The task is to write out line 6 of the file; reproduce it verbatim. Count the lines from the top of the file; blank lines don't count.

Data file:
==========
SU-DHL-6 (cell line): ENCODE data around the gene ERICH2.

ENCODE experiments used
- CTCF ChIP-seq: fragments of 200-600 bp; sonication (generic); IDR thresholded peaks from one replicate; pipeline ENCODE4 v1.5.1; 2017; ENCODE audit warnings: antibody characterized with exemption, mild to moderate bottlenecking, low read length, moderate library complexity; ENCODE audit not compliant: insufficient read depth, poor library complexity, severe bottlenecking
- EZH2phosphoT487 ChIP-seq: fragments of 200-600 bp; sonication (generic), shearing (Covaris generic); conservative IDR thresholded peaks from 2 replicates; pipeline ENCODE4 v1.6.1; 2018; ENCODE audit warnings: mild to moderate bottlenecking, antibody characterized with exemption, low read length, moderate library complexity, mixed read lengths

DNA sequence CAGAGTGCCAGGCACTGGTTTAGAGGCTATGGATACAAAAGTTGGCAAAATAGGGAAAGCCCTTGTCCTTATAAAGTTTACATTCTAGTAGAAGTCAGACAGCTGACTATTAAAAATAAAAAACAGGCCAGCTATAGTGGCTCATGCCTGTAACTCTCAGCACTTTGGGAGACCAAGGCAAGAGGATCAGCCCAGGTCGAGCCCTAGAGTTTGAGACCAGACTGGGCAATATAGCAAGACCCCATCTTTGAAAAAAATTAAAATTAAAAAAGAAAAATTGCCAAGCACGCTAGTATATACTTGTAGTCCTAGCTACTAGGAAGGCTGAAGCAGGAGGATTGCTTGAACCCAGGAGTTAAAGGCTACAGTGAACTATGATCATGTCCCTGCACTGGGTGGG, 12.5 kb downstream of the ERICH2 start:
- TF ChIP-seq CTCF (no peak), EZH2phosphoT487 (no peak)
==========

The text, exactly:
- TF ChIP-seq CTCF (no peak), EZH2phosphoT487 (no peak)